(Essay Part 1) Iyami and the Female Roots of Power in the IfaOrisha Tradition by Ayele Kumari

AK 3IyaMi (pronounced EeYa Me) are the collective ancestral mothers of Africa both in primordial form as forces of nature, as well as our biological ancestral mothers. The word itself means my mother. These mothers are expressed through the elements on Mother Earth whom we call Onile in the IfaOrisha tradition. Through women’s relationship with the land, they became masters of trade as they owned the marketplace since goods came from the land. Wealth itself is synonymous with woman. Aje is a water divinity whose name is the word for wealth. She is the daughter of Olokun, the mother of the Oceans. Her relationship to wealth is found deep in the ocean with cowrie shells, an ancient form of currency. The cowrie shell itself deeply reflects female qualities as its shape resembles a vagina.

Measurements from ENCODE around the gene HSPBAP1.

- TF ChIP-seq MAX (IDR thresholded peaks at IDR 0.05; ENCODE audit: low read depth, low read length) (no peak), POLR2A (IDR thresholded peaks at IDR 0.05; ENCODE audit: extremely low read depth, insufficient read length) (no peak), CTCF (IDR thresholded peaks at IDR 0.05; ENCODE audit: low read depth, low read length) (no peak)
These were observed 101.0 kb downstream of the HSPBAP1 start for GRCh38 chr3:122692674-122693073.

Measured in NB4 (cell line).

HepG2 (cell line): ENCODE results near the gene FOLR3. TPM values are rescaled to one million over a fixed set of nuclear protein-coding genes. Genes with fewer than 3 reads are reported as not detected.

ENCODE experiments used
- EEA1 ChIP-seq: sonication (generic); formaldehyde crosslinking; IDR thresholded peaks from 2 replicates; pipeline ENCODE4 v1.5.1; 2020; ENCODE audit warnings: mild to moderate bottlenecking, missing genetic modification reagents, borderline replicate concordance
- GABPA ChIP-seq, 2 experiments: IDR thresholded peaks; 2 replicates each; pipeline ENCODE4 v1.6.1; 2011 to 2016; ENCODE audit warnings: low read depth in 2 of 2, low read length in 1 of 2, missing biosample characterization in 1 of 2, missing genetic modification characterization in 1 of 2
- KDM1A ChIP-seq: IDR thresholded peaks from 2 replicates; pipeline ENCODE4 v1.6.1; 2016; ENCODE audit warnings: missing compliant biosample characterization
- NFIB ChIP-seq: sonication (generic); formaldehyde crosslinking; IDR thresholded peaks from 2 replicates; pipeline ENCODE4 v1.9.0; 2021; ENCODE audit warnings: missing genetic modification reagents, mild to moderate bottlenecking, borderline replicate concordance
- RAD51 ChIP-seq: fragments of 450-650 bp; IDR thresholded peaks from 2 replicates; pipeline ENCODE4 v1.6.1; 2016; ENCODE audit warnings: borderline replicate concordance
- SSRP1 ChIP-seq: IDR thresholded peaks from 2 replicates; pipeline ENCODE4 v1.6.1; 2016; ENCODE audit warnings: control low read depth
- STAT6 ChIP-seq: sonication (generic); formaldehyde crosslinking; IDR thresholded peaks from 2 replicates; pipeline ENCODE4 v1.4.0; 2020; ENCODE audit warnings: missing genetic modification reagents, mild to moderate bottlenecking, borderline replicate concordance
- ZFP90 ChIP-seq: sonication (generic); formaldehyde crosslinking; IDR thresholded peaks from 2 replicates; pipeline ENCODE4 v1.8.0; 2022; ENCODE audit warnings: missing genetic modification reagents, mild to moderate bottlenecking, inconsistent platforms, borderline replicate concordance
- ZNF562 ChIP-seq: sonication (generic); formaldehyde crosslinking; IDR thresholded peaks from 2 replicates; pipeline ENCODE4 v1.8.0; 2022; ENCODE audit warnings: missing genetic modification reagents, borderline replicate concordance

The women of the marketplace used cowries as currency of exchange, a decorative ornament, as well as a means of divination though the system known as Erindinlogun. This ancient binary system of divination utilized cowrie shells to secure answers and forge communication with Orisha (forces of nature) and Ori (our personal divinity and higher self). Osun, Yemoja, Orishanla, Oya are but a few female forces (Orisha/ Goddesses) that are honored in this tradition. Their priestesses use the cowrie shell system to divine for solutions for life. The answers secured are expressed through Odu which means womb. In Erindinlogun, there are 16 possible answers, but within those answers are a collection of thousands of essays, proverbs, and stanzas that express an answer. It is an extension of an expanded wisdom system known as Ifa.

To be continued in Part 2

See ( Meet Mago Contributor) Ayele Kumari, PH.D

 

 

 

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